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Computational neurogenetic modeling: a methodology to study gene interactions underlying neural oscillations
Benuskova, L.; Wysoski, S.; Kasabov, N (20090527T22:18:49Z)
Conference paper
Auckland University of TechnologyWe present new results from Computational Neurogenetic Modeling to aid discoveries of complex gene interactions underlying oscillations in neural systems. Interactions of genes in neurons affect the dynamics of the whole neural network model through neuronal parameters, which change their values as a function of gene expression. Through optimization of the gene interaction network, initial gene/protein expression values and neuronal parameters, particular target states of the neural network operation can be achieved, and statistics about gene interaction matrix can be extracted. In such a way it is possible to model the role of genes and their interactions in different brain states and conditions. Experiments with human EEG data are presented as an illustration of this methodology and also, as a source for the discovery of unknown interactions between genes in relation to their impact on brain activity. © 2006 IEEE.
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Evolving connectionist systems based role allocation of robots for soccer playing
Huang, L.; Song, Q.; Kasabov, N (20090527T22:18:50Z)
Conference paper
Auckland University of TechnologyFor a group of robots (multiagents) to complete a task, it is important for each of them to play a certain role changing with the environment of the task. One typical example is robotic soccer in which a team of mobile robots perform soccer playing behaviors. Traditionally, a robot's role is determined by a closedform function of a robot's postures relative to the target which usually cannot accurately describe real situations. In this paper, the robot role allocation problem is converted to the one of pattern classification. Evolving classification function (ECF), a special evolving connectionist systems (ECOS), is used to identify the suitable role of a robot from the data collected from the robot system in real time. The software and hardware platforms are established for data collection, learning and verification for this approach. The effectiveness of the approach are verified by the experimental studies. ©2005 IEEE.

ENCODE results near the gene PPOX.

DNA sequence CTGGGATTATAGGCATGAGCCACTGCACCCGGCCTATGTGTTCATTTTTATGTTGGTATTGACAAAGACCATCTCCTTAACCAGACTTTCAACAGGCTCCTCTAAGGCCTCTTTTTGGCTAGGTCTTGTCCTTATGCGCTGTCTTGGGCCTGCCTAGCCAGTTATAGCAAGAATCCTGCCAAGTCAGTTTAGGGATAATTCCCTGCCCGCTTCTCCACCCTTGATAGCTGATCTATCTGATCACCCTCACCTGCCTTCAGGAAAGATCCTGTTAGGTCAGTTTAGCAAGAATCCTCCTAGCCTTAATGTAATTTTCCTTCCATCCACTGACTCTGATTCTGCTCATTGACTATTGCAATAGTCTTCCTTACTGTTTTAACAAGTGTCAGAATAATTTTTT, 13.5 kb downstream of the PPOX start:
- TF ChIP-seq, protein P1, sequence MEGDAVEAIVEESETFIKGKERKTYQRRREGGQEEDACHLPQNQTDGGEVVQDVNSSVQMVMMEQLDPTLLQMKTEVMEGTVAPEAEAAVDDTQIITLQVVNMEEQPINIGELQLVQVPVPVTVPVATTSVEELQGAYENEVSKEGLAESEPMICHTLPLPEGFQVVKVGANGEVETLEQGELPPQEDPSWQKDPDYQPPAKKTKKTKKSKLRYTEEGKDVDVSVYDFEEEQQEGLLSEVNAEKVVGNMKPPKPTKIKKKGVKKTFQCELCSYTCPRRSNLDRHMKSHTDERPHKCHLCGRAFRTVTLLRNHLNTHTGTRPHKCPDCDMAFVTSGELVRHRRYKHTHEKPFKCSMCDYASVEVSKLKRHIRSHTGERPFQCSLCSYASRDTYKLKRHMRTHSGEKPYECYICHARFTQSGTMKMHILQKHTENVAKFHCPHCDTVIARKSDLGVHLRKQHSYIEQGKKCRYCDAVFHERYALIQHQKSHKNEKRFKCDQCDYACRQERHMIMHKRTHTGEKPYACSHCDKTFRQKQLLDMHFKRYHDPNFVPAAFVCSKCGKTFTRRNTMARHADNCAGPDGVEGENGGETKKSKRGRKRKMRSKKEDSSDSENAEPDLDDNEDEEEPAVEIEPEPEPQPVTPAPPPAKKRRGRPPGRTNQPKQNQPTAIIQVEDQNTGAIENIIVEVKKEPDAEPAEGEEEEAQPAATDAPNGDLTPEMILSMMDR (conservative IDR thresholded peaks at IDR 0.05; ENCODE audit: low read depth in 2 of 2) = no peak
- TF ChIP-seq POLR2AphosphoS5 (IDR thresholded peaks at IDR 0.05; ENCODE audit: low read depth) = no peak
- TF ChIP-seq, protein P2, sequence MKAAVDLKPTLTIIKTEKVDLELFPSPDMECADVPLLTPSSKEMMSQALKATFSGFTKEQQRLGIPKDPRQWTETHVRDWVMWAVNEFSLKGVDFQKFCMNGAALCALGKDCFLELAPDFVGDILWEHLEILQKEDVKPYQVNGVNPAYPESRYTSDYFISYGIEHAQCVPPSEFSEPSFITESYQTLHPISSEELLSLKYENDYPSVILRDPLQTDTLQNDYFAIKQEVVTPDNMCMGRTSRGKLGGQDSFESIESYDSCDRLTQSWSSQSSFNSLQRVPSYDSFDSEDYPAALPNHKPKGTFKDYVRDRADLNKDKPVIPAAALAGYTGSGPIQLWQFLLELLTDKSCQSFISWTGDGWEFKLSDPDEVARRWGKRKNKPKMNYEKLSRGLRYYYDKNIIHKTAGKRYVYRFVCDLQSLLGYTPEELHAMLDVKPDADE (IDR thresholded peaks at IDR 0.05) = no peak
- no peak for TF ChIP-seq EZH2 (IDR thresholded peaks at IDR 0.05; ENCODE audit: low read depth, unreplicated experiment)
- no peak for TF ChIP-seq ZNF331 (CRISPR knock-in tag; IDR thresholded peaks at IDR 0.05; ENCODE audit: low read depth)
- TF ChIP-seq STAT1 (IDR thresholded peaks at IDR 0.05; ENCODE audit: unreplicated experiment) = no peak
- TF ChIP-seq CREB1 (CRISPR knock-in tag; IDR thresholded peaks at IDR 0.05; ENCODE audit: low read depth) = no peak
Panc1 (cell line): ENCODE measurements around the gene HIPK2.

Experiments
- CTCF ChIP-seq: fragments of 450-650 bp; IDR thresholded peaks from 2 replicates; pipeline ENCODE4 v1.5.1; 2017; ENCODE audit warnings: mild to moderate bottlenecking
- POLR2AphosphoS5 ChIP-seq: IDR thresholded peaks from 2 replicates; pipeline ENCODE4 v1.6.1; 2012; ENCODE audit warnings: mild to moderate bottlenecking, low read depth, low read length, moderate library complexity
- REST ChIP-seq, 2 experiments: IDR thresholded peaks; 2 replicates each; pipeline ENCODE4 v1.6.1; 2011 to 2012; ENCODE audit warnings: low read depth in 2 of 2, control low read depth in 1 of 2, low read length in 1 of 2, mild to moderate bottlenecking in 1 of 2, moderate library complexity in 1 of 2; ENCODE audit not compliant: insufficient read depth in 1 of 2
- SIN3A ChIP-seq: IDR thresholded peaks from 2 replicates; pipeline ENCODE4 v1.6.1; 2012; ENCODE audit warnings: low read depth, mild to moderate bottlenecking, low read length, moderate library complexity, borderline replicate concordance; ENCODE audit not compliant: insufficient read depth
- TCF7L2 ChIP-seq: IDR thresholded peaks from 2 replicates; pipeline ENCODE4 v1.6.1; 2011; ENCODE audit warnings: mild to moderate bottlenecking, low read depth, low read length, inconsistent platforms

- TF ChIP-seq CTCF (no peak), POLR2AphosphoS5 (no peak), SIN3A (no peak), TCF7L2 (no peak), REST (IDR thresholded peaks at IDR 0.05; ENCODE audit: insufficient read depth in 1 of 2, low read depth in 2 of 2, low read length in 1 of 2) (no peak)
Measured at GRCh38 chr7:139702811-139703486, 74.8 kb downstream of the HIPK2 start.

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Online evolving fuzzy clustering
Ravi, V.; Srinivas, E.; Kasabov, N (20090527T22:18:50Z)
Conference paper
Auckland University of TechnologyIn this paper, a novel online evolving fuzzy clustering method that extends the evolving clustering method (ECM) of Kasabov and Song (2002) is presented, called EFCM. Since it is an online algorithm, the fuzzy membership matrix of the data is updated whenever the existing cluster expands, or a new cluster is formed. EFCM does not need the numbers of the clusters to be predefined. The algorithm is tested on several benchmark data sets, such as Iris, Wine, Glass, EColi, Yeast and Italian Olive oils. EFCM results in the least objective function value compared to the ECM and Fuzzy CMeans. It is significantly faster (by several orders of magnitude) than any of the offline batchmode clustering algorithms. A methodology is also proposed for using theXieBeni cluster validity measure to optimize the number of clusters. © 2007 IEEE.
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TWNFC  Transductive neuralfuzzy classifier with weighted data normalization and its application in medicine
Ma, T.; Song, Q.; Marshall, M.; Kasabov, N (20090527T22:18:51Z)
Conference paper